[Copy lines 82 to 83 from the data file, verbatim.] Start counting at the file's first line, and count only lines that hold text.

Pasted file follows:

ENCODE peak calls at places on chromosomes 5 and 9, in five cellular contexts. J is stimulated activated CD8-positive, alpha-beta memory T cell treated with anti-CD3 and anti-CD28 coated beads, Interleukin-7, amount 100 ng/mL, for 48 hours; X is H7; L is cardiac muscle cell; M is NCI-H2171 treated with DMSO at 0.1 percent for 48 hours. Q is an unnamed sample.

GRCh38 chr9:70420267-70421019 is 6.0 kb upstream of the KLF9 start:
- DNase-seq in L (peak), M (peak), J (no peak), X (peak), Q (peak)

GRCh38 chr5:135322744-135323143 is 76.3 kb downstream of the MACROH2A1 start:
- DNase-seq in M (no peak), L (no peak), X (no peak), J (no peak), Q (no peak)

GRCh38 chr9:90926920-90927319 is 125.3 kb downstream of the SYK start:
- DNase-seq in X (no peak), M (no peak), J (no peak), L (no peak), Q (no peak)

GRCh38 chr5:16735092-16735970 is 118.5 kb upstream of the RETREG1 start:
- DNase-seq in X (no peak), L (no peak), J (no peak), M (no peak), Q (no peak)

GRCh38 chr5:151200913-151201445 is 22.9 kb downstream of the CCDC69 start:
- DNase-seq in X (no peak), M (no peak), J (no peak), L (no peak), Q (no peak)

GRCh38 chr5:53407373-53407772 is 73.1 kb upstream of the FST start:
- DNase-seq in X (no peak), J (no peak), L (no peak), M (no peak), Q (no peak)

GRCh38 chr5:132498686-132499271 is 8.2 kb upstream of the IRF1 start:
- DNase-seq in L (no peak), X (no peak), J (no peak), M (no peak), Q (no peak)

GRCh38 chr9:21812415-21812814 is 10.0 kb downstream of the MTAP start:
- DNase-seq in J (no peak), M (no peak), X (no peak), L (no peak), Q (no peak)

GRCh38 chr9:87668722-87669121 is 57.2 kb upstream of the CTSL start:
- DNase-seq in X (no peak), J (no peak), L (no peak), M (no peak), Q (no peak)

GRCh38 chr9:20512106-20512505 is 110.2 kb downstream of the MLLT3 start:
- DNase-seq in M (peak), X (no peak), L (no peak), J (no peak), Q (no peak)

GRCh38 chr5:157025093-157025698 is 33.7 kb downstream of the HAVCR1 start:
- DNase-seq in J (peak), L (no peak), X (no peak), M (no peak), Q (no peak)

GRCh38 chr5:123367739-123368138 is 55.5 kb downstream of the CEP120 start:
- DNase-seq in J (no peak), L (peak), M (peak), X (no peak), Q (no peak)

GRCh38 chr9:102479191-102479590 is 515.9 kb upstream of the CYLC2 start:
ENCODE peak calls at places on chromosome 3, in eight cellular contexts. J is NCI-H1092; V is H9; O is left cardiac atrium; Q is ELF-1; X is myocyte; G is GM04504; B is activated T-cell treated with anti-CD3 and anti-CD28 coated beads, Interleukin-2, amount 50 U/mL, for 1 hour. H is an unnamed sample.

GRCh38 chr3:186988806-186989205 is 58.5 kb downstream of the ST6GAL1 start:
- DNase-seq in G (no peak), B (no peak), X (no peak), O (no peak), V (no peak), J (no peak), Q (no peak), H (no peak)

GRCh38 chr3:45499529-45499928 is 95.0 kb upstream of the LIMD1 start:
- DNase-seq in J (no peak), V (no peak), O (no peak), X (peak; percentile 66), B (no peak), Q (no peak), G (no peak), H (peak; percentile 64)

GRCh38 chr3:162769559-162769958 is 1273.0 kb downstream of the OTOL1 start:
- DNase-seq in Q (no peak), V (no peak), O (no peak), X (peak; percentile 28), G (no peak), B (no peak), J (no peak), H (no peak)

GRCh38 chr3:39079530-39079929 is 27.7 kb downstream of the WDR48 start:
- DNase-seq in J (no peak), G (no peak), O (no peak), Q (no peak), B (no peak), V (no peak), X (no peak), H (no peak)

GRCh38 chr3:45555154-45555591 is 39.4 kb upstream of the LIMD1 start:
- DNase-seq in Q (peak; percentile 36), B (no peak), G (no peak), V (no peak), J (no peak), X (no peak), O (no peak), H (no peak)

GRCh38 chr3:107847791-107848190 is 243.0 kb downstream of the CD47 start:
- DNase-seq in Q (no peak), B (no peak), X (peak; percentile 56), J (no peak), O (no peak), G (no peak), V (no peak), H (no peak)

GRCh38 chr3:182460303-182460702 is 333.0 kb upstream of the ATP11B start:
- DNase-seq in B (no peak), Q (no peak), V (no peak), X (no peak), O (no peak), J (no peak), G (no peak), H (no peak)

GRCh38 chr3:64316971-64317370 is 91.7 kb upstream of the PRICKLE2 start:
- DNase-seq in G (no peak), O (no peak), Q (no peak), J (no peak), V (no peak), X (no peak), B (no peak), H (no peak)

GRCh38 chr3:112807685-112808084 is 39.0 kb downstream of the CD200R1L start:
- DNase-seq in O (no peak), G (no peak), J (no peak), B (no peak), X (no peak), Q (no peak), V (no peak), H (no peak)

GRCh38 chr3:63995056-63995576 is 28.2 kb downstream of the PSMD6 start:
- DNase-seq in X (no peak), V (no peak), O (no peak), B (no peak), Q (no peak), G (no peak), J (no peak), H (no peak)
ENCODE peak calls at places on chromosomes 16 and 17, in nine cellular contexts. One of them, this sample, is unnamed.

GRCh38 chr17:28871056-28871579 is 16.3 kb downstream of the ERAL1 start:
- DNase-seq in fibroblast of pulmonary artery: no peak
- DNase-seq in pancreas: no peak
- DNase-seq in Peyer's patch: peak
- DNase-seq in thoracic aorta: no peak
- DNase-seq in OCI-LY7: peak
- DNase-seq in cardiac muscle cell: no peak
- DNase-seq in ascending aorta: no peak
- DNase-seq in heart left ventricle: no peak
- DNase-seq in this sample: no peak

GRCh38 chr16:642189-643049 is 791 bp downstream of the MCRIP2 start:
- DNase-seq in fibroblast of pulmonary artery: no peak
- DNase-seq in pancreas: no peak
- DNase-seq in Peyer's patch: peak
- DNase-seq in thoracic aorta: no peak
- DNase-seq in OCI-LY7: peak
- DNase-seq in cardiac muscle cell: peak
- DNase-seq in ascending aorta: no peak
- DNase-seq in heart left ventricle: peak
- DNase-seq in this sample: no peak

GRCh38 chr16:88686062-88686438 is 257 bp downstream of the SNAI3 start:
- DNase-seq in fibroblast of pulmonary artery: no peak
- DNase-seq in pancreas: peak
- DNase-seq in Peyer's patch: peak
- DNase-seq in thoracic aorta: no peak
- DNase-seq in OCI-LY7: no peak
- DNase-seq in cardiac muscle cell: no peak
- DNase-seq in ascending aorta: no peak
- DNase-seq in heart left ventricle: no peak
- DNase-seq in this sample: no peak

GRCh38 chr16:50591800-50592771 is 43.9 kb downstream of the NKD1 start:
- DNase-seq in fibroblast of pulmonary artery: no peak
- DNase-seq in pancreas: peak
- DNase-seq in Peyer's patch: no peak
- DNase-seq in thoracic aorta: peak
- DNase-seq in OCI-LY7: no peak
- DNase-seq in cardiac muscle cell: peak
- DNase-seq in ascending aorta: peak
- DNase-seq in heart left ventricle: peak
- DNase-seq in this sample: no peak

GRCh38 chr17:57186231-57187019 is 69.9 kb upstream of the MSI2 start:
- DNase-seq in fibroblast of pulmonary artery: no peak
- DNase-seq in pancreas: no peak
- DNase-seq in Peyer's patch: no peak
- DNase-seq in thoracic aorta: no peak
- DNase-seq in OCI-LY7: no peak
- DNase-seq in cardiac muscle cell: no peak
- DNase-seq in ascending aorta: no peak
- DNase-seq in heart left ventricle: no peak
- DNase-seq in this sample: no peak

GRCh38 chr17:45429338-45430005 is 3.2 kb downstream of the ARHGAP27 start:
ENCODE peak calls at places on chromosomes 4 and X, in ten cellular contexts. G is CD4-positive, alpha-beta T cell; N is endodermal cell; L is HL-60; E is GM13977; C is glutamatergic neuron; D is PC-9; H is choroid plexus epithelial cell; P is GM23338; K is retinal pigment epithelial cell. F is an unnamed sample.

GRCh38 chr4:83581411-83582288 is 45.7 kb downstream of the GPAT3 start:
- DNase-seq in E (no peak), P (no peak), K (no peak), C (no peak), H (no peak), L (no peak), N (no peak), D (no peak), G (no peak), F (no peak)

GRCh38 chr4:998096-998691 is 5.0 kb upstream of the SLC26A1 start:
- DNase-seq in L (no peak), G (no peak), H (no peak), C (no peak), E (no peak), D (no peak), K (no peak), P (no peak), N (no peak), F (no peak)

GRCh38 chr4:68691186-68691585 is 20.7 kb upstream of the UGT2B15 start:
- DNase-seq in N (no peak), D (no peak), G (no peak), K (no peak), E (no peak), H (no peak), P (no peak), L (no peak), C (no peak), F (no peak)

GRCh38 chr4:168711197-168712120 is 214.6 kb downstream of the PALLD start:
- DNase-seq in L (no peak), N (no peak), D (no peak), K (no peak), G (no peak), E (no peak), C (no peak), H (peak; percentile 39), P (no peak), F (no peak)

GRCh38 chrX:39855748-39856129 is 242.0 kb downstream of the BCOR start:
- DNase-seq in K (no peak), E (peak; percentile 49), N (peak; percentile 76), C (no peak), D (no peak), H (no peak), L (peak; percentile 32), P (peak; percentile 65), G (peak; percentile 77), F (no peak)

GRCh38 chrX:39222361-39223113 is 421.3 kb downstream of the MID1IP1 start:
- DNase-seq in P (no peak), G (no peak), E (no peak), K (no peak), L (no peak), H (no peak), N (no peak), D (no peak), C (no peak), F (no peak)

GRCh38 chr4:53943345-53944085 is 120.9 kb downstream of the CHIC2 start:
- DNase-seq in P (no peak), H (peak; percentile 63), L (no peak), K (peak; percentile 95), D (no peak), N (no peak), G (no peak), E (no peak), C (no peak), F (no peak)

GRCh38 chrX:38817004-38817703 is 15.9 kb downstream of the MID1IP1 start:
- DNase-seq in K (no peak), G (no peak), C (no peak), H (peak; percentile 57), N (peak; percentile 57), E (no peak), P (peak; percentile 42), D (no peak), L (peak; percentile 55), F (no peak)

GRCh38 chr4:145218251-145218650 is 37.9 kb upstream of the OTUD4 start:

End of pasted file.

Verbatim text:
- DNase-seq in Peyer's patch: no peak
- DNase-seq in thoracic aorta: peak